U.S. aviation regulators on Tuesday issued stringent new inspection requirements to ensure Pratt & Whitney engines like the one that broke apart over a Denver suburb on Saturday are safe.
The Federal Aviation Administration’s airworthiness directive mandates that the titanium fan blades on certain Pratt & Whitney engines be examined with a special test to essentially peer inside the surface before they can return to service.
The action was prompted by the violent failure of a fan blade on one of two engines mounted on a United Airlines plane, a Boeing Co. 777-200. After the 40.5-inch (103-centimeter) blade snapped, it tore off another blade and the front structure of the engine, pelting a suburban neighborhood with metal and other debris.
No one was hurt on the ground and the plane landed safely.
“As these required inspections proceed, the FAA will review the results on a rolling basis,” the agency said in an emailed statement. “Based on the initial results as we receive them, as well as other data gained from the ongoing investigation, the FAA may revise this directive to set a new interval for this inspection or subsequent ones.”
All 777s using this engine, only about 69 of which were in service around the world, were effectively grounded while awaiting the FAA’s action. Japan ordered its carriers to halt flights while United voluntarily stopped using the planes. Another 59 are in storage, according to Boeing.
South Korea issued its own inspection order earlier Tuesday.
The U.S. order applies to Pratt & Whitney PW4000 engines with 112-inch diameter fan blades. There are several versions of the engine, all of them on 777s. Most 777s use engines built by other manufacturers and those are unaffected.
Pratt & Whitney is a division of Raytheon Technologies Corp.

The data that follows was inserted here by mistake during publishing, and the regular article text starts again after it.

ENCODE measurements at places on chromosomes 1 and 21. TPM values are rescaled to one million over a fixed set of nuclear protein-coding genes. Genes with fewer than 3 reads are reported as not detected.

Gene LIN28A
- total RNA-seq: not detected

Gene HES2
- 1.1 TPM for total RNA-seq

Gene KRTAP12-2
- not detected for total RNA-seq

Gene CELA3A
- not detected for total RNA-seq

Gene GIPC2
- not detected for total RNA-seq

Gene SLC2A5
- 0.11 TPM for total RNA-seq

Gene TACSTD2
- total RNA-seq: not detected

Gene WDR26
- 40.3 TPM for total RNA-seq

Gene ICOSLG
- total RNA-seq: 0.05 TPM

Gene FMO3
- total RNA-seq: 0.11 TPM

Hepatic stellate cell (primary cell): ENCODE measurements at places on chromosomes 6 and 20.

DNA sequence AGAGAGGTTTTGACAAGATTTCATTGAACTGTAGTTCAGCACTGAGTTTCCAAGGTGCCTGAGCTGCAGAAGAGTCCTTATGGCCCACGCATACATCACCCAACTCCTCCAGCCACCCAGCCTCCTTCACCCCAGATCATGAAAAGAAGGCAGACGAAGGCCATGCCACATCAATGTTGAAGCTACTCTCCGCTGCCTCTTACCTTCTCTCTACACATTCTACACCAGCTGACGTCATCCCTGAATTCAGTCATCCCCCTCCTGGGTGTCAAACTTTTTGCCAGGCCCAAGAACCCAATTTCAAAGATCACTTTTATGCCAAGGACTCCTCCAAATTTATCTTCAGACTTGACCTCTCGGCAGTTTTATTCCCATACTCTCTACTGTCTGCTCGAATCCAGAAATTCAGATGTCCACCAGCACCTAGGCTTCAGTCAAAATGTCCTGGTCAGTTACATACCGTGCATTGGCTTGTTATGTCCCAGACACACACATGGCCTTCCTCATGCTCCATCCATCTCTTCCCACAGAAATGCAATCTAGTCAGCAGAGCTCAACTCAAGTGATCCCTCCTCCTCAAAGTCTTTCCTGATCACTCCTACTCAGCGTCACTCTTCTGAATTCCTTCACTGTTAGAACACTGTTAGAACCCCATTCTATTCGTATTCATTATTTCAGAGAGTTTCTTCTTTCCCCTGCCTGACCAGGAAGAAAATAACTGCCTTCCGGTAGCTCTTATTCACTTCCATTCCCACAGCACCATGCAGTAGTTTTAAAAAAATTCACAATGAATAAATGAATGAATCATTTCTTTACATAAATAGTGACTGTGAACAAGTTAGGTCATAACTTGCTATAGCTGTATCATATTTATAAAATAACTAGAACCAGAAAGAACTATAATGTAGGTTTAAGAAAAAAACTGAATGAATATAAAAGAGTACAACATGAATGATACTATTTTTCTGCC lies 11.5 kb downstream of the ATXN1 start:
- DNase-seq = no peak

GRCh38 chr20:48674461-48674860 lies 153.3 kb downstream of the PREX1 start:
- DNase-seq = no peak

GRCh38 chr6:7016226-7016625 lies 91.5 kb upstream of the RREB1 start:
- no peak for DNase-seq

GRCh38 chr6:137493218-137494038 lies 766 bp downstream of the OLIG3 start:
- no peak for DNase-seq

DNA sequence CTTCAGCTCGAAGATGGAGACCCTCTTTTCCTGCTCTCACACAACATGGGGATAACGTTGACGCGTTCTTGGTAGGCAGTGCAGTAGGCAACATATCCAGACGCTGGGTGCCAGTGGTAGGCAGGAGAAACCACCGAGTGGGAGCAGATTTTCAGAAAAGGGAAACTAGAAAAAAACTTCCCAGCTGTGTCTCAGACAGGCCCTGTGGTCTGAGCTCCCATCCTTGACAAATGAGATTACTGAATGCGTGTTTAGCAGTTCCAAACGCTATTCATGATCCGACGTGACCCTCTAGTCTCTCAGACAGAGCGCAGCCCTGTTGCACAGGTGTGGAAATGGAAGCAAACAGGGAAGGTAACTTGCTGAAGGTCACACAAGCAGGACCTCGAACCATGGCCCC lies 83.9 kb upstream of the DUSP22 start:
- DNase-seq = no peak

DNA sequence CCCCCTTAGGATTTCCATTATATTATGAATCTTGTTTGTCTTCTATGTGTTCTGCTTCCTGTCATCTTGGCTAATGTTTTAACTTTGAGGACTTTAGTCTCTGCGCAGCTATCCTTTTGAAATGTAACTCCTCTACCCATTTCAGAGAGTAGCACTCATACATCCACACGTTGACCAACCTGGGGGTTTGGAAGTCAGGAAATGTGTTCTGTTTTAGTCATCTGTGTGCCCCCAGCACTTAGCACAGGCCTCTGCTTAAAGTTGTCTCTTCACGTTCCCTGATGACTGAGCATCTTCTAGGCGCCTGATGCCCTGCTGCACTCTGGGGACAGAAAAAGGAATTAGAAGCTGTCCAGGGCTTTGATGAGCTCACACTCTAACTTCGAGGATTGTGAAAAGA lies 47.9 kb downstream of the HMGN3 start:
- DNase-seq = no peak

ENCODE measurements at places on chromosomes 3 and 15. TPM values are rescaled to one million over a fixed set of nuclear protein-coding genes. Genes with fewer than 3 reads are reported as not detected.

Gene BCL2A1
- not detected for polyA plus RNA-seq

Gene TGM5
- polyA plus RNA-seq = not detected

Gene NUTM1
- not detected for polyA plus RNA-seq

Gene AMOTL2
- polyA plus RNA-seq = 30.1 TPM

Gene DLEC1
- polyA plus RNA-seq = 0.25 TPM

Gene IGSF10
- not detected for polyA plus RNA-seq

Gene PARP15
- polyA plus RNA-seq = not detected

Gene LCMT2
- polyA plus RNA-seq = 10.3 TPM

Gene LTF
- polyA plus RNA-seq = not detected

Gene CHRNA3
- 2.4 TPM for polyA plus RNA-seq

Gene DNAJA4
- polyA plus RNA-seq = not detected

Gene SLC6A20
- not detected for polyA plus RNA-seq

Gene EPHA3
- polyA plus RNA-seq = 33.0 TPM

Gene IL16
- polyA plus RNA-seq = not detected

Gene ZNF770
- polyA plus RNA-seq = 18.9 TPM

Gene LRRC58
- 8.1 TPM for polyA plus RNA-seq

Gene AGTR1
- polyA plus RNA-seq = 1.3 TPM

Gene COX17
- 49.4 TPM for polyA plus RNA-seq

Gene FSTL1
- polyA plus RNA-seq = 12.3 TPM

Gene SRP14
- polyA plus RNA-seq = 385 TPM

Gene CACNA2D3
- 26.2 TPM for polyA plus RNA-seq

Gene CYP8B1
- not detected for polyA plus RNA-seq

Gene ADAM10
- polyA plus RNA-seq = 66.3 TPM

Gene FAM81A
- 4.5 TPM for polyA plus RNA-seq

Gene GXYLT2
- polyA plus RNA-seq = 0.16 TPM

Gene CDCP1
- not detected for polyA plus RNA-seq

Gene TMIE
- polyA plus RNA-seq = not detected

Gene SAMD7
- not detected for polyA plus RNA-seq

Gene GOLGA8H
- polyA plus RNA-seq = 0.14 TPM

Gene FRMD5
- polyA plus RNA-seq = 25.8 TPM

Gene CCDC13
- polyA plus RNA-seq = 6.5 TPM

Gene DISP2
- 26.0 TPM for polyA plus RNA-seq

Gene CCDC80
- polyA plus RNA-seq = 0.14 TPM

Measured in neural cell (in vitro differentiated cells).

Most of the destruction in Saturday’s failure was confined to the engine, but some material hit the plane, causing minor damage, National Transportation Safety Board Chairman Robert Sumwalt said on Monday. The pilots made an emergency landing and no one was hurt.
The preliminary evidence is that the blade suffered from metal fatigue, Sumwalt said. When metal fatigues, a crack can grow progressively longer each time it is stressed as the engine starts up. Such cracks can linger for years before they lead to failure.
In March 2019, the FAA issued a directive on the same engines following a similar failure on a United jet flying from San Francisco to Hawaii on Feb. 13, 2018.
It required that the fan blades be inspected before reaching a total of 7,000 flights. Once those were completed, operators had to repeat the inspections within the next 1,000 flights, according to the earlier directive.
As in the most recent order, it called for use of a technique called thermal acoustic imaging that is similar to an ultrasound for use in medicine. By bombarding the titanium blades with energy waves, defects within the metal can be detected.
Pratt & Whitney conducted 9,600 inspections on blades after that 2018 failure, the NTSB said after completing an investigation into the failure.
Investigators concluded Pratt & Whitney employees had missed a growing crack in the blade during inspections in 2010 and 2015, partly as a result of inadequate training. In 2015, an inspector dismissed the evidence of a crack as a distortion caused by paint, the NTSB said.
The FAA is planning on sharing its order with other nations, which often follow the U.S. agency’s lead.
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